Why prostitutes don't talk
There's a lot of discussion on prostitution. Online, in the media, politicians, everywhere people are having discussions on prostitution. The talks generally are about what's best for the prostitutes. Some claim that making prostitution illegal is the answer, some claim that making the clients of prostitution illegal is the answer (taking away the demand as it where), and of course lot's of discussion about whether or not prostitutes are forced or not.
What's interesting is that both sides always claim things, but rarely ever talk with prostitutes themselves. And why is that? How is it possible that in a discussion about a group of people, the group of people that are being discussed is not present? Is it because they're scarred of their pimp, as so many people suggest, or is it something else?

The answer to this question is actually quite simple. Most of the girls working in the Red Light District are foreign. Most of them are Eastern European (Romanian, Bulgarian and Hungarian), some Asian, some South American and than some Dutch girls and the rest. And because such a large part of the prostitutes aren't from Holland, and don't speak the Dutch language, they simply don't know that this discussion is happening in the first place. And how can people enter a discussion if they don't know it's there?
Also the city government of Amsterdam hasn't approached prostitutes with their plans or ideas, or even with a reason why they close down the windows. All the prostitutes know, is that from one day to the next some windows are gone, and they're left surprised with the questions as to why this happened.

I don't think it's by chance the city government of Amsterdam hasn't informed prostitutes about what's going on in politics. I think it's part of their agenda, after all, how can you claim things about people, if those people can talk back themselves and deny things you're claiming, right? Well, that's exactly what's happening here in Amsterdam. They've said the Red Light District in Amsterdam is filled with crime, like money laundering and human trafficking, and that they wanted to get rid of those companies who are criminal. What happened was that they closed down a lot of windows stating it was 'to fight human trafficking and forced prostitution'.
The city government for years has claimed that 'more than half of the prostitutes are forced'. A very interesting claim, especially since they never did any research on it themselves. In stead they relied on a report from the police, which only talked to two prostitutes(!) who both just happened to be victims of human trafficking (read more about that here).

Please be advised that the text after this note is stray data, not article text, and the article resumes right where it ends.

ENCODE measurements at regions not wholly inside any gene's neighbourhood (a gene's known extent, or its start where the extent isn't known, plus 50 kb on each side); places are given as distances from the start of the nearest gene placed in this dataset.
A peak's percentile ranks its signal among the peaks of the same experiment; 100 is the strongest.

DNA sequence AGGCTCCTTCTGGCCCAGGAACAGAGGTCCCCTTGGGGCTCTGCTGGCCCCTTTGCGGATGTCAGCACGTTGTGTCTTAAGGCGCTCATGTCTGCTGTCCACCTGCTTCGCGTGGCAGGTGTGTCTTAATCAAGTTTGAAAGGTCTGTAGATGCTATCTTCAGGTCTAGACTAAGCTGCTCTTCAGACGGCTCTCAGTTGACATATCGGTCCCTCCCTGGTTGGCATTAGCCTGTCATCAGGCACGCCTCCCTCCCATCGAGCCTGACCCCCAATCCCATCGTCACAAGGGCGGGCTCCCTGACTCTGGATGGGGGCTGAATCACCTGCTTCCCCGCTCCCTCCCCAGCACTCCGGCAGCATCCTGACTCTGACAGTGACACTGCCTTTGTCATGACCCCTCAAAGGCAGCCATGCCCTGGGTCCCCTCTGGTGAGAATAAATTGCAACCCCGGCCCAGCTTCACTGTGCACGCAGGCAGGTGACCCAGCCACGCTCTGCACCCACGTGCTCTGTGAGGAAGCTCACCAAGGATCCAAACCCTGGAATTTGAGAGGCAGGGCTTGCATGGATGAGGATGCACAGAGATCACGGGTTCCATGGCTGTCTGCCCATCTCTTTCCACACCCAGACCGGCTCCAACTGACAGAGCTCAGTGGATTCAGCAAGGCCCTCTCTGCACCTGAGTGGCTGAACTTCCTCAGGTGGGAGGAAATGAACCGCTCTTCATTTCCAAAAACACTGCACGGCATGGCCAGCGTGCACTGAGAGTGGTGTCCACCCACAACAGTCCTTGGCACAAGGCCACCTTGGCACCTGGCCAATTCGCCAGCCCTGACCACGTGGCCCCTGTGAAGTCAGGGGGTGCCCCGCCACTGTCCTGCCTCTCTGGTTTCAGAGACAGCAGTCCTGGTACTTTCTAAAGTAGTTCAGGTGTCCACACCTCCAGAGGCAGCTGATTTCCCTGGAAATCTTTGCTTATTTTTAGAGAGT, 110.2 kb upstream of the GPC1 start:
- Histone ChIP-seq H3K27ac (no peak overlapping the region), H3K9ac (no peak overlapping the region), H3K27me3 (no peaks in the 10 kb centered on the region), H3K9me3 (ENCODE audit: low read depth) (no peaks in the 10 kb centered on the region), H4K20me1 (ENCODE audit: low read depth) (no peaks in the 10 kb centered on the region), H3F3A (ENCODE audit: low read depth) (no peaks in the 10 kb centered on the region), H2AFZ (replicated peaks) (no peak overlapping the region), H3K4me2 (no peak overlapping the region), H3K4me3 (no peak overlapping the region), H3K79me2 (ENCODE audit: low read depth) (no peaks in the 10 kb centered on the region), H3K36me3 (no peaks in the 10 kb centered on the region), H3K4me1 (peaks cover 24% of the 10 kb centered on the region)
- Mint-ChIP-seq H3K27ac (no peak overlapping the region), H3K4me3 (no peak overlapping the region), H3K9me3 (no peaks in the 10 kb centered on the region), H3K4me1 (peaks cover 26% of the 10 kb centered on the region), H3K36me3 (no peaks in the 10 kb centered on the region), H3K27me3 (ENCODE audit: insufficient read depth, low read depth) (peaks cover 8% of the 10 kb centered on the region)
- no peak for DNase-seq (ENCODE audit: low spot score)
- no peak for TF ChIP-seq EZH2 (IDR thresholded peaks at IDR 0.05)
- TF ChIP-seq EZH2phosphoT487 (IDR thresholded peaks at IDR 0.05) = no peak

Fact of course is, that it's impossible that more than half of the prostitutes are forced. It's not true at all, and they know it, they just needed an excuse to close down those windows for something else.
But of course making claims like these only works if there's nobody else to prove it's not true (or at least very few). And that's why they decided not to inform the prostitutes in their own language about these claims, but in stead leave them in the dark, until they could close down the windows they wanted to close. And it worked, because almost nobody protested against it, and the few that did where easily silenced with either a slander campaign (protecting their own interest) or by simply ignoring them.

In fact, most girls in the Red Light District are still unaware of the claims people make about them, and the plans of the city government to close down more windows. I tried a couple of times to convince some of my colleagues this is what is happening, but they looked at me like I was crazy. They've never even heard of it, let alone they will protest against it.
And to be honest, if it wasn't for my boyfriend, I would be in the same situation, and I probably also wouldn't believe people if they told me these things. That's why most prostitutes their reactions are so surprised, and filled with disbelieve, when they find out their windows are being closed.

A very good example of that was recently in Utrecht, where last year the city government of Utrecht used the similar tactics to close down all the windows over there, leaving 300 women without a (safe) place to work. Their actions to safe their windows from being closed came too late, and many prostitutes where angry and didn't understand why the windows had to close down.
It's much easier to fight something, if there's nobody to fight back. And that's exactly what's happening with prostitution in Amsterdam. The city government intentionally did not inform the prostitutes about the claims they where making about them, and did not inform them about their plans, until it's too late to protest.